Nevertheless one shouldn’t abandon their reading and if you are one of those people who recognise this and want to actively work towards increasing your reading time, here’s what you can do. Whenever you feel like watching a show tell yourself you’ll click that play button after you’ve read your book for 10 minutes. Sometimes you get so engrossed into the book you’ll forget wanting to watch that show at all! And even if you don’t at least you got in those 10 minutes of reading. Every little bit counts. 
And let’s be honest here, verry few of us have an unlimited data or wifi to binge watch all those shows. Why not save those MBs and GBs and go read for a while? 
 
Another great tip is to read the book before you watch the movie or show. These days so many book to movie or show adaptations are coming up and becoming popular that it’s impossible to avoid them! Pick a show and look up the book it has been adapted from and go read it first. That way not only will you be able to watch the show but also get some reading done. There’s also the fact that reading the book before binge-watching will give you more of an insight into the themes and characters and you will be less confused and excited to see the characters you had read about play out on the screen.
 
Don’t feel guilty of binge-watching, it’s okay to do that every once in a while. Both reading and binge watching can go hand in hand if you are clever and resourceful. You can read a book while commuting to work or school or college and then binge watch on the weekends. Just remember to maintain this healthy balance in your life!

Charvi Koul

Charvi is an introverted book blogger with a flair for writing and unending love for fictional characters. She is a huge psychology enthusiast and loves to paint or go out for a swim. You will usually find her day dreaming about books, plotting stories in her head, blogging away or trying to escape certain death by her stack of unread books.

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The Best Type of Bad Reviews

Some would argue that ‘bad reviews’ or negative reviews have no place in the bookish community and only foster feelings of hurt and hatred and negativity as a whole, but in my opinion they are crucial for both authors and readers.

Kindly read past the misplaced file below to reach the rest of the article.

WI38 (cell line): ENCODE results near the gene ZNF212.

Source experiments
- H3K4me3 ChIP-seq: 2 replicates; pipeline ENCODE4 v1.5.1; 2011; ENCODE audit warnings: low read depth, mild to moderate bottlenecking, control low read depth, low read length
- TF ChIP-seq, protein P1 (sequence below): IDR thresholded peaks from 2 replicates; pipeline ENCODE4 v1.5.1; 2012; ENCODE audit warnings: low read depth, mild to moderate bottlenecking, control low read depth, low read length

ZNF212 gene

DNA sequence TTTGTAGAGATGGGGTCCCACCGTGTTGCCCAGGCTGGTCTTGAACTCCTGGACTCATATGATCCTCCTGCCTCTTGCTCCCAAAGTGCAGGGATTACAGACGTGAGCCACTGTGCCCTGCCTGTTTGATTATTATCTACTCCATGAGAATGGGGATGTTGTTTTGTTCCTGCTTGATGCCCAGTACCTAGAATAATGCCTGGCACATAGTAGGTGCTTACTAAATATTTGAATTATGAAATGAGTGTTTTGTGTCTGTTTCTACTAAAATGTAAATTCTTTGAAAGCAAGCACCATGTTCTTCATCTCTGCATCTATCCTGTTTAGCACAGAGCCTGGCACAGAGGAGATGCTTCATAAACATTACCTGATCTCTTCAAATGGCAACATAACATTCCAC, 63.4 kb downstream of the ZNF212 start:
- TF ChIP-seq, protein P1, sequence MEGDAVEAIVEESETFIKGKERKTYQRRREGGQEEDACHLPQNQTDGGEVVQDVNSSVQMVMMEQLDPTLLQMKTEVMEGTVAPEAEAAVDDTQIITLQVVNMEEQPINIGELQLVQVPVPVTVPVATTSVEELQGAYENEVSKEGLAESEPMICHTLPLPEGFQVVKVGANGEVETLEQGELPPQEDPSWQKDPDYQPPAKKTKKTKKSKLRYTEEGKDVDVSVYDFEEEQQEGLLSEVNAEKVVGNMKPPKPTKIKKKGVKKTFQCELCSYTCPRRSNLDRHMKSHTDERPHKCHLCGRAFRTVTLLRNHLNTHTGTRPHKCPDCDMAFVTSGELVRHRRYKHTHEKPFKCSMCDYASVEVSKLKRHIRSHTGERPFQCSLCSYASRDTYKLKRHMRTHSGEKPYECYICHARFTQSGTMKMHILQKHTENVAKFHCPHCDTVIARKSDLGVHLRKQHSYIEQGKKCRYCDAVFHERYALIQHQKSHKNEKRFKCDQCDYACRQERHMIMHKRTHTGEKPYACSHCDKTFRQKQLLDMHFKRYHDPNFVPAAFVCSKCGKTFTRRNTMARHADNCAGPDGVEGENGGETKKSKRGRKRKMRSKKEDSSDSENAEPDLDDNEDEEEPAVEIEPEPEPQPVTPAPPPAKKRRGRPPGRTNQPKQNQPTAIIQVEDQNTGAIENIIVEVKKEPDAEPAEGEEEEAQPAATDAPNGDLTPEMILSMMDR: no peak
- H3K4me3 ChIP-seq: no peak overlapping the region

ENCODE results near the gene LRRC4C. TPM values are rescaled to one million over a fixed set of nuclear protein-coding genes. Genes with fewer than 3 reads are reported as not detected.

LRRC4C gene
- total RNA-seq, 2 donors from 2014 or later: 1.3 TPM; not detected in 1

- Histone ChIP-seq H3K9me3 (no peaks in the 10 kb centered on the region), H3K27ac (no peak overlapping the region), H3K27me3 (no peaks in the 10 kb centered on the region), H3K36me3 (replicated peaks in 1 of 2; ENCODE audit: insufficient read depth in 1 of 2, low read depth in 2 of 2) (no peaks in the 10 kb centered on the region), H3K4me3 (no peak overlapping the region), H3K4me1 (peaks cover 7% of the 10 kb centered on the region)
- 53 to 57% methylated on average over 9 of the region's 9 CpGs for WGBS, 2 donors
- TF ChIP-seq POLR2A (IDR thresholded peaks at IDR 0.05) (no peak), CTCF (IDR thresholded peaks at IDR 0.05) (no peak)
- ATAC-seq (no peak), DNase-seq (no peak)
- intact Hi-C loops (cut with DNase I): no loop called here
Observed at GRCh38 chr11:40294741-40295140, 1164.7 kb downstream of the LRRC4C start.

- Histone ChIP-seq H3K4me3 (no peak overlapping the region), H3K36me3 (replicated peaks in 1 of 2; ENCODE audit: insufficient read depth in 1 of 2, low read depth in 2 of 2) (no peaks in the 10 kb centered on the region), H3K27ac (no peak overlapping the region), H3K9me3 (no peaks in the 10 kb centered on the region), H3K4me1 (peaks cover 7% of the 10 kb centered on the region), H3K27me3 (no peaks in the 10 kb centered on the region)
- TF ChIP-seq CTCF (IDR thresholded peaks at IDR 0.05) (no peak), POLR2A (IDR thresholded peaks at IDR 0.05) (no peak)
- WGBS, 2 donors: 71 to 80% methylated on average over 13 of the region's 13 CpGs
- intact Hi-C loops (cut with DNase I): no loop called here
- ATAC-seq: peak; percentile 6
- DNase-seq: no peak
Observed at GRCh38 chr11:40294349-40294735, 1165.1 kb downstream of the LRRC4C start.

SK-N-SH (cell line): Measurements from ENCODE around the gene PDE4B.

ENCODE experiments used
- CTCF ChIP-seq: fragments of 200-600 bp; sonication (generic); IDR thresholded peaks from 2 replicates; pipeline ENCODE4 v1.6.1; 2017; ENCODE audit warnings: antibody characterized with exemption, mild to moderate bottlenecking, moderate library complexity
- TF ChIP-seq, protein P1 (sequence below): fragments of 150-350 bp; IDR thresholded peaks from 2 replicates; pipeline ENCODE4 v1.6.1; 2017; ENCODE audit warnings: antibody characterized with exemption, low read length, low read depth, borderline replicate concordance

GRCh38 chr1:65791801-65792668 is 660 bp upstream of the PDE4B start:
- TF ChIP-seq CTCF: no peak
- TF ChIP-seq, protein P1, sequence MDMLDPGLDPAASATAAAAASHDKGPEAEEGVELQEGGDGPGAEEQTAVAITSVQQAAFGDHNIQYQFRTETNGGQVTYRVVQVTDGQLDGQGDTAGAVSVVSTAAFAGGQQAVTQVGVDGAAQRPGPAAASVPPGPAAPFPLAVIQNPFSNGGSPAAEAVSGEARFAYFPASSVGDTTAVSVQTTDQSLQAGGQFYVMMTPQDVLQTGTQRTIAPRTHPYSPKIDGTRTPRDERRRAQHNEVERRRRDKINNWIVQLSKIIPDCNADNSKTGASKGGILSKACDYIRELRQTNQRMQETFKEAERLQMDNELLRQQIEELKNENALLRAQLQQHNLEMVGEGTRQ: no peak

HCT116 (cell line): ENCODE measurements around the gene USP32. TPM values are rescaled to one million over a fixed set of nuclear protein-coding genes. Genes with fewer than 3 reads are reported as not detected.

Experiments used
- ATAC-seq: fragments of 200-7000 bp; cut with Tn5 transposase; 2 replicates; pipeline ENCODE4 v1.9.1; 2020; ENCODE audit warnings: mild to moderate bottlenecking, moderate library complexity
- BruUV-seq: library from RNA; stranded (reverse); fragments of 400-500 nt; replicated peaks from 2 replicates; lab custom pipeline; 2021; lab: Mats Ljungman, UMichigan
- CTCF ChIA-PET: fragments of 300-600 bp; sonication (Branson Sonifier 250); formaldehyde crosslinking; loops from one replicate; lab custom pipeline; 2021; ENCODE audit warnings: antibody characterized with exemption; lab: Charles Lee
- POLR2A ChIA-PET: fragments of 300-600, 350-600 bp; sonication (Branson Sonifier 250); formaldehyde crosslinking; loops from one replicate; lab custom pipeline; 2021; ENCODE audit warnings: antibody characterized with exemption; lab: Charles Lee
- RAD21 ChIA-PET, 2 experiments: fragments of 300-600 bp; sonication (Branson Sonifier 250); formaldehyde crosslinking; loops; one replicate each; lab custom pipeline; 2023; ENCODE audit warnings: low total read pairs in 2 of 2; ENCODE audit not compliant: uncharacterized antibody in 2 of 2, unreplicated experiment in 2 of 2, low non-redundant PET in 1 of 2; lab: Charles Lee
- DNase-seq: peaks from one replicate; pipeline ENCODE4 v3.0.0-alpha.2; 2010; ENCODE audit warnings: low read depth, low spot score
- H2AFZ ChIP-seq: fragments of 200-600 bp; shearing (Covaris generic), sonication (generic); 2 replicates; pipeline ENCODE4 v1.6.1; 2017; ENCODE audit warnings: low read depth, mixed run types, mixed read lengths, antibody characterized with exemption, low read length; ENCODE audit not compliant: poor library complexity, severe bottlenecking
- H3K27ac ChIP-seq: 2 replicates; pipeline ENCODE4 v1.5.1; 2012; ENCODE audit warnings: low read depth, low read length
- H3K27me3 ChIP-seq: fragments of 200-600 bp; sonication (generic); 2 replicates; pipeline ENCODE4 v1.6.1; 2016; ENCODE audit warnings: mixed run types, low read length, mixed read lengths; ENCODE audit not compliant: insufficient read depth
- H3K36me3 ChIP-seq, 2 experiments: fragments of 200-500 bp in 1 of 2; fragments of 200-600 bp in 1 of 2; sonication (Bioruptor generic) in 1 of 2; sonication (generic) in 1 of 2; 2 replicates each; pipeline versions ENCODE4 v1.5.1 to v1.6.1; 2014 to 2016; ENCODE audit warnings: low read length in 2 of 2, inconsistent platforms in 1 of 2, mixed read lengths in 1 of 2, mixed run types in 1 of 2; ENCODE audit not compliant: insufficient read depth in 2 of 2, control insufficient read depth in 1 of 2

If written in the right way, negative reviews can be helpful for a number of reasons. The best type of negative reviews would be the ones where the reader doesn’t blindly hate on the story or author but gives constructive criticism and tips for improvement. During the initial stages of sending their story to beta readers, sensitivity readers or giving ARC copies to the very first readers, authors need to sit back with an open mind and thoroughly review the negative feedback they get even if it is rather painful. Many a times the feedback may be about some small things that the author can improve on easily but makes a huge difference to the story all in all. And yes, other times like when the author’s writing style is called  ‘not captivating enough’ that’s not something they can do much about. Their only choice is to learn a lesson from it and research on these weaknesses pointed out by reviewers so that they can work on and avoid them in future.

Negative reviews can be helpful for other readers too; especially if they come from a fellow reviewer they trust. Depending on the things pointed out in these bad reviews a person gets a sense of what the book is about and whether or not they should read it. Because negative reviews don’t deter as many people as you think they would, infact sometimes people read a book because the negative review they read said that the book was slow-paced and heavy on the romance side which was not what the reader was led to believe, but another reader may want exactly that kind of a book.

And lastly, you cannot stop readers from writing these so called bad reviews. They have a right to freedom and speech and can air their thoughts in whichever way they please. So the only option we all really have is to accept and celebrate them.

Charvi Koul

Charvi is an introverted book blogger with a flair for writing and unending love for fictional characters. She is a huge psychology enthusiast and loves to paint or go out for a swim. You will usually find her day dreaming about books, plotting stories in her head, blogging away or trying to escape certain death by her stack of unread books.